Often lost among coverage of Russia’s annexation of Ukraine’s Crimea, the ongoing crisis in Eastern Ukraine, and the general deterioration of the relationship between Russia and the West, is the quiet process through which the breakaway Georgian region of South Ossetia has been merged into Russia.

After Georgia declared its independence from the Soviet Union in 1991, Russian-backed separatists in South Ossetia in turn declared their own independence from Tbilisi. Fighting lasted until 1992, when Russia brokered a ceasefire agreement and placed peacekeeping troops in the region. South Ossetia voted for absorption by Russia, with no response from Moscow, while Georgia continued not to recognize the region’s independence. As a result, the conflict was frozen, and South Ossetia became a de facto state.

The situation remained such until August 2008 when, following several months of increasing tensions, Georgia and Russia fought a five-day, full-scale war in the region. That war marked a major turning point, as Russia decided to recognize South Ossetia as an independent state. The only other countries to do so were Nicaragua, Venezuela, and the Pacific island of Nauru.

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Fighting Informality in Albania

Street_shop_Albania

With reports showing a steady increase of the level of informality in Albania and recent World Bank reports that Albania’s informal sector is estimated to make up as much as 40 to 50 percent of the country’s economy, the issue of informality is integral to Albania’s development. Now especially, as the European Union has granted Albania conditional EU candidate status. The gesture indicates both a challenge and an opportunity – formal accession negotiations will not begin until Albania addresses several key priorities, particularly reforming the country’s finances and reducing corruption.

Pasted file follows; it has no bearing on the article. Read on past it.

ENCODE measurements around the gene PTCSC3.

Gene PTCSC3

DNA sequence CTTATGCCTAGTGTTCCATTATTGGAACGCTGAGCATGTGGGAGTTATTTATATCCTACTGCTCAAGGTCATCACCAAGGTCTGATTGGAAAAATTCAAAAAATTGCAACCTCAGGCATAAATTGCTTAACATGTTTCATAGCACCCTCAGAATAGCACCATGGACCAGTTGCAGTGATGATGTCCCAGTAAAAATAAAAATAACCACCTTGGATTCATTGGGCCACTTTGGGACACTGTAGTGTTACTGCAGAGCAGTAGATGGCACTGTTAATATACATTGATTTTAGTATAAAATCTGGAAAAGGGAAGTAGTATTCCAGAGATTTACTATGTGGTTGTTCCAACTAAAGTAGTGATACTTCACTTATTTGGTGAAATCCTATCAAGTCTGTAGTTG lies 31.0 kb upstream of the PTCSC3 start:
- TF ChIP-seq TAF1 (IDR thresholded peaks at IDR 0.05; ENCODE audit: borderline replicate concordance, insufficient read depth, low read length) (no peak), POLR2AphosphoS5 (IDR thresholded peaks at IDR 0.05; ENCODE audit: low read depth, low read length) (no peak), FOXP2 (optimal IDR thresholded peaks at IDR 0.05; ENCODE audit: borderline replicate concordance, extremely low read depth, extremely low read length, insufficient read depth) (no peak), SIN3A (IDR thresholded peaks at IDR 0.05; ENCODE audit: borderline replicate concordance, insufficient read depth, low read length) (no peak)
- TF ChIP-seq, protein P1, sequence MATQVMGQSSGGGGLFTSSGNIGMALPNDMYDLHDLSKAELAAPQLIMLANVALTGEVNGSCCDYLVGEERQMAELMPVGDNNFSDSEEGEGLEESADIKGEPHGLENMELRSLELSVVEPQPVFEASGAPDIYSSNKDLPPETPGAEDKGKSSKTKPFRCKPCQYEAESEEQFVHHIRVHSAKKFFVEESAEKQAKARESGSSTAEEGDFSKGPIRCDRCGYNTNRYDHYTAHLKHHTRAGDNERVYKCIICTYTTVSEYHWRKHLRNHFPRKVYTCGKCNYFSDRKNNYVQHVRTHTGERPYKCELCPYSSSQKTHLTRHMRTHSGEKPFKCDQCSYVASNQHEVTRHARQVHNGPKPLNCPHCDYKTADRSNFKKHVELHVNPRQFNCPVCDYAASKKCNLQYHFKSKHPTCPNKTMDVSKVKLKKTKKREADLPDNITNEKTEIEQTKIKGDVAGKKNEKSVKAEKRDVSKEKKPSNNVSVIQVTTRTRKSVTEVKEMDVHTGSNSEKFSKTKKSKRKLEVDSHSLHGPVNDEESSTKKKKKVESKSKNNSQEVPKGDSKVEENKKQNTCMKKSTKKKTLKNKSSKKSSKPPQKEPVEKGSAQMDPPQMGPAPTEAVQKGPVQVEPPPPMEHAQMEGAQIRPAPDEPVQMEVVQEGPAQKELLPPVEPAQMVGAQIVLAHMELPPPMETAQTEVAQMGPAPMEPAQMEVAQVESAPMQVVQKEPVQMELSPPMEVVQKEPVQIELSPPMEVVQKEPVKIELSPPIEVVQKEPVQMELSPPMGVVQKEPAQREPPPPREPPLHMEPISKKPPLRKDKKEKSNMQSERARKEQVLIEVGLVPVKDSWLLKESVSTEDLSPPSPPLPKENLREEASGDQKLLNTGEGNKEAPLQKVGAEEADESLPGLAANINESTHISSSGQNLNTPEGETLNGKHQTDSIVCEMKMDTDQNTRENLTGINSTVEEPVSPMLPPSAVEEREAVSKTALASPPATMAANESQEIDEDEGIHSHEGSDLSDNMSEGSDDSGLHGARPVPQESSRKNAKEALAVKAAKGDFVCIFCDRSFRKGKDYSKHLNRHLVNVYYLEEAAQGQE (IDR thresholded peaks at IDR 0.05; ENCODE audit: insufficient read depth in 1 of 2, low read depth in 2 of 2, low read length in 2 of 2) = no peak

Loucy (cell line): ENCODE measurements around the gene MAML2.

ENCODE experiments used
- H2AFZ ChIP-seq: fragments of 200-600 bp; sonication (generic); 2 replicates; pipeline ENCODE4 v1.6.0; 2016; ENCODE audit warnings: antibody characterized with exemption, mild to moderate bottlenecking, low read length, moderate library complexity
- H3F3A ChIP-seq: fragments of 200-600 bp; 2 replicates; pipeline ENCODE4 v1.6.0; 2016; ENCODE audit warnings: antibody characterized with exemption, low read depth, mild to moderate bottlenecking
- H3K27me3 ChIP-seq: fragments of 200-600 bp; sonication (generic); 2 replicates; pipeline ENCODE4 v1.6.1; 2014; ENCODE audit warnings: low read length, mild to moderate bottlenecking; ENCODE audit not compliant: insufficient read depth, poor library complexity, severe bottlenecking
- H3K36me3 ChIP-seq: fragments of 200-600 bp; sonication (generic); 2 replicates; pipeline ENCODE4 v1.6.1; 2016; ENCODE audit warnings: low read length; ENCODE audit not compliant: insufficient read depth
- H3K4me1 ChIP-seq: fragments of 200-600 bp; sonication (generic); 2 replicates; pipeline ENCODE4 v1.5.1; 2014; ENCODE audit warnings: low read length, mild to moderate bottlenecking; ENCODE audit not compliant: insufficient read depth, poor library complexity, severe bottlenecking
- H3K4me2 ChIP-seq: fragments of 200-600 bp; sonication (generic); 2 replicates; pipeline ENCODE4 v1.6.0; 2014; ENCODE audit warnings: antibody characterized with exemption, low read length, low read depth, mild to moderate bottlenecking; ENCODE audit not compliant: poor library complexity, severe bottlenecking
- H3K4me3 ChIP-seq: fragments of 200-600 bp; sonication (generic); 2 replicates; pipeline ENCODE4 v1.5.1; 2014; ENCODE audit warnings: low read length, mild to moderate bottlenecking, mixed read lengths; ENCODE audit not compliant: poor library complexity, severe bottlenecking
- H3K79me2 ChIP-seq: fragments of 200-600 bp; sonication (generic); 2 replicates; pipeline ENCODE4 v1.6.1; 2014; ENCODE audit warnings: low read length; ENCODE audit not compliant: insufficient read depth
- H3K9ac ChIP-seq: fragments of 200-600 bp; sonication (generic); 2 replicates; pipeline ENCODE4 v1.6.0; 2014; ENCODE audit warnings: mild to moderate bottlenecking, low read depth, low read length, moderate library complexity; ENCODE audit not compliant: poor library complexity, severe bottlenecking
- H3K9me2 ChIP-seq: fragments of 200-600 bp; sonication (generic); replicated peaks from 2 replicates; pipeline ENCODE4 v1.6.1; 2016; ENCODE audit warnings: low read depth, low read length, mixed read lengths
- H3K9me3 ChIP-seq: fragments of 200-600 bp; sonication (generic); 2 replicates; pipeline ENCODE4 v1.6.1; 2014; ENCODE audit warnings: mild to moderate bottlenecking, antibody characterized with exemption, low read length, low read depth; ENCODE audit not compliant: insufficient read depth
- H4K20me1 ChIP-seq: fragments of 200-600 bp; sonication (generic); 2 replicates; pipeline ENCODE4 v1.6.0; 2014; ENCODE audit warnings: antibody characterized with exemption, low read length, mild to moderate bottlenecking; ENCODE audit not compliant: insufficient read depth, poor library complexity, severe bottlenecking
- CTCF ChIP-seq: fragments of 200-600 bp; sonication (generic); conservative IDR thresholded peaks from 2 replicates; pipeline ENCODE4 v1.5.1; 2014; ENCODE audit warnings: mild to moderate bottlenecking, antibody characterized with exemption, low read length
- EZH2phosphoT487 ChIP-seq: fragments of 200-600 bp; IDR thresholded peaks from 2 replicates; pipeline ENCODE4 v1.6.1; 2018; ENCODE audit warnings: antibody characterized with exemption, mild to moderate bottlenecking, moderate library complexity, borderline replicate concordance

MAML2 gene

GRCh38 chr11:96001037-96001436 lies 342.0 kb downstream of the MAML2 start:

Over the last decade, the number of businesses around the world operating in the shadows has grown. Men and women who stand at cash registers and add up their profits at the end of the day are increasingly doing so outside the jurisdiction of the state. Profits derived from the informal economy represent a significant share of the global economy, both in terms of currency and workforce labor, accounting for between 25 and 40 percent of annual output.

In developing countries with large informal sectors, thousands of entrepreneurs are locked out of the formal legal economy by a maze of regulations, burdensome procedures, high tax rates, and other barriers. These entrepreneurs can neither thrive personally nor contribute to their economy. Further, these entrepreneurs, and their employees alike, lack legal protection, access to credit, and have no legal ground to push back against corruption.

Thus the concerted effort to reduce informality has taken a front and center role in Albania. Recognizing how the informal sector is a breeding ground for corruption, one of the country’s leading think tanks, the Albanian Center for Economic Research (ACER), began working on the issue with a group of reform-minded business organizations.